The Supreme Court on Monday issued notice to the Centre and the Delhi government on a public interest litigation demanding an end to subsidy on diesel and enforcement of Euro-V emission norms for all vehicles running on diesel in India.
The Court issued notice on a PIL filed by Arvind Gupta, who quoted a WHO report that says diesel is the dirtiest fuel in the world and sought impounding of all vehicles that do not conform to Euro –IV and Euro-V emission norms and also sought for the cancellation of such licences and registrations.
The notice was issued by a bench of chief justice Altamas Kabir, justice Fakir Mohamed Ibrahim Kalifulla and justice Vikramajit Sen. The PIL sought a market-determined price mechanism for the diesel used in commercial enterprises.
Demanding discontinuation of supply of subsidised diesel to undeserving sections of society particularly owners of luxury cars, telecommunication towers of private sector, malls, supermarkets, and five-star hotels and resorts, the petitioner demanded that they be given diesel at a market-determined price.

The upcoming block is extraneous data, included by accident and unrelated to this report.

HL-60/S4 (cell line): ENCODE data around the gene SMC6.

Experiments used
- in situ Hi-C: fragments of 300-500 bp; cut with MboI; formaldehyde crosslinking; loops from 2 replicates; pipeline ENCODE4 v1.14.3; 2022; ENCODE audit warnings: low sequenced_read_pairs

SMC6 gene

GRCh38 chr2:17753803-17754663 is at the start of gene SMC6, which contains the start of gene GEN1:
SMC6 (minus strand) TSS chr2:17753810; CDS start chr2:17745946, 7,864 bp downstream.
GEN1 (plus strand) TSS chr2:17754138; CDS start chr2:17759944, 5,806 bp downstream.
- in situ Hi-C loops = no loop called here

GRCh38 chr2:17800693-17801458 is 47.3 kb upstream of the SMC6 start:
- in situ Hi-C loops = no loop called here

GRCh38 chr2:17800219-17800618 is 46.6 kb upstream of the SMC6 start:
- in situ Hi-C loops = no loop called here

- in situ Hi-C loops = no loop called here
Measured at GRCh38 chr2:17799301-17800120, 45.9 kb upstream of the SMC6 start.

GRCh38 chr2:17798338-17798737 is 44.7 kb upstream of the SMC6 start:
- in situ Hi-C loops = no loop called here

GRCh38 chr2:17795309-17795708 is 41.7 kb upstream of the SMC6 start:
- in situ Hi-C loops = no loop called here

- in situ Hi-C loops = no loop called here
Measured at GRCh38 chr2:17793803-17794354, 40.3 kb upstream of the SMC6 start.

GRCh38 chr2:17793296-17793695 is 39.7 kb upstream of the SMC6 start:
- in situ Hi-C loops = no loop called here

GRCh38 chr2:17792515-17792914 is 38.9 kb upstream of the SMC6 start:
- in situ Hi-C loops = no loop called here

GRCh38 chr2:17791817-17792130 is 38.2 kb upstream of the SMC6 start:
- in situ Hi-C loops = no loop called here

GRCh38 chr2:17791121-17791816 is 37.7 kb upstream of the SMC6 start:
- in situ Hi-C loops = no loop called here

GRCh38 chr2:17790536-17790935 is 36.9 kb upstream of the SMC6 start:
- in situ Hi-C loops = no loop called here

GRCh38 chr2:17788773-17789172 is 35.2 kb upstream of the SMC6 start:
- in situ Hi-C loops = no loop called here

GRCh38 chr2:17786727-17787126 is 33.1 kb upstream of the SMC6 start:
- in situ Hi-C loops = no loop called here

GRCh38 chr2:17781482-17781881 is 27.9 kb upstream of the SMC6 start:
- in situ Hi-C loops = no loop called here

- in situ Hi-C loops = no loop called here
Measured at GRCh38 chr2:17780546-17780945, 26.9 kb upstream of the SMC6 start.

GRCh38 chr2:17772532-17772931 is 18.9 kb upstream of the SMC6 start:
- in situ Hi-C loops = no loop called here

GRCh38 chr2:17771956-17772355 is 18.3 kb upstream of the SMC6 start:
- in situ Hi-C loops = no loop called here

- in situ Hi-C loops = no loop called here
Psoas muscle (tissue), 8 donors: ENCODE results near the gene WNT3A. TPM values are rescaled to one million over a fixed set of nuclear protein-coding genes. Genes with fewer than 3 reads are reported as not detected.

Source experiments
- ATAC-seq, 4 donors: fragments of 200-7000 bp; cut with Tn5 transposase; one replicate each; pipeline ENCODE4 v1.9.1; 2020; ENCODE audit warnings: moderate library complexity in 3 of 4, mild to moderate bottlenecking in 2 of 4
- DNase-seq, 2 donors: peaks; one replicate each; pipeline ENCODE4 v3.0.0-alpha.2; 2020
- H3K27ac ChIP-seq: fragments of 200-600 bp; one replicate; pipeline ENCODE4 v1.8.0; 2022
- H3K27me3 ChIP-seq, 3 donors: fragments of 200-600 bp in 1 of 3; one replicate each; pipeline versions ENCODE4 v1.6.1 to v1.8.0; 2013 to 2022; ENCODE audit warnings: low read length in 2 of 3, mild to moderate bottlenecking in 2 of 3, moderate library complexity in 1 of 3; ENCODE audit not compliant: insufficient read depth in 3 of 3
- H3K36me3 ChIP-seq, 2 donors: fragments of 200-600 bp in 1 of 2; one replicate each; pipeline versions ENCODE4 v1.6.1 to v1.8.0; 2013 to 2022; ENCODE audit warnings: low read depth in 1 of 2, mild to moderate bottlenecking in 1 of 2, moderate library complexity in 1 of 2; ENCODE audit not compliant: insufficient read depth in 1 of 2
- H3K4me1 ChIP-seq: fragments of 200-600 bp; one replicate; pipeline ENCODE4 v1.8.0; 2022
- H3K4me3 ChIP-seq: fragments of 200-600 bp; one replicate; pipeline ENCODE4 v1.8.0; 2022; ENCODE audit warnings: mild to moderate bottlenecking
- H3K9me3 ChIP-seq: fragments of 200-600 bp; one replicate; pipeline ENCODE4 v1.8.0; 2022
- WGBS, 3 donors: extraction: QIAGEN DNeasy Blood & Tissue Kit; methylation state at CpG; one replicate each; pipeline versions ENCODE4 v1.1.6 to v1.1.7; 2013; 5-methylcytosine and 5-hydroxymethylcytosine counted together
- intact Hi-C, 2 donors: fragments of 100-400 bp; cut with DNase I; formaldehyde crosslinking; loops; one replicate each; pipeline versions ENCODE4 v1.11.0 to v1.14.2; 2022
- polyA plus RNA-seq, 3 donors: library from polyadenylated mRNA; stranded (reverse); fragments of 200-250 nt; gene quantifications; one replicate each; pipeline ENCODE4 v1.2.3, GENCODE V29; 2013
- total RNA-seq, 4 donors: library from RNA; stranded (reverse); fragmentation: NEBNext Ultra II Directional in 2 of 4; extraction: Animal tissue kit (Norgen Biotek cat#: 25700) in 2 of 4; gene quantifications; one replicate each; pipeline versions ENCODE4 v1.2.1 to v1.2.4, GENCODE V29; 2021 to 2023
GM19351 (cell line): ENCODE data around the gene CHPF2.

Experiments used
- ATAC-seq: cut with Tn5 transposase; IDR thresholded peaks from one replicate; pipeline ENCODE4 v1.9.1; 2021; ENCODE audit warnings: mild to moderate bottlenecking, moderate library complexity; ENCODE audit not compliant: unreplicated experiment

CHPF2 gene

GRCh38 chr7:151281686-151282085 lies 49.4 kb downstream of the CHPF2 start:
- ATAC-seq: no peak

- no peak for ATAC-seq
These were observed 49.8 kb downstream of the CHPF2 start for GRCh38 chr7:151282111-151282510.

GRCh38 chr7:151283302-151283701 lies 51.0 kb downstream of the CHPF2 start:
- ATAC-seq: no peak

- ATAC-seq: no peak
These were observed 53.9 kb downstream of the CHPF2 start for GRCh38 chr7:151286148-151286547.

The PIL also demanded setting up of an environmental police department equipped with dynamometer smoke-testing equipment for testing vehicular emissions on the roads and levying stiff penalties on those violating smoke-emission norms for vehicles.
The petition said the World Health Organization, in its air quality guidelines 2005, had listed New Delhi, Karachi, Beijing and Kathmandu as Asian cities having a very high level of air pollution.
According to Society of Indian Automobile Manufacturers (SIAM ), India has 449 diesel and 429 petrol variants on the road.
Among utility vehicles, 5,39,000 of the total 5,54,000 units sold in the country in 2012-13 were diesel variants.
The sale of diesel cars grew by about 35 per cent last year, while the petrol segment shrunk by 15 per cent.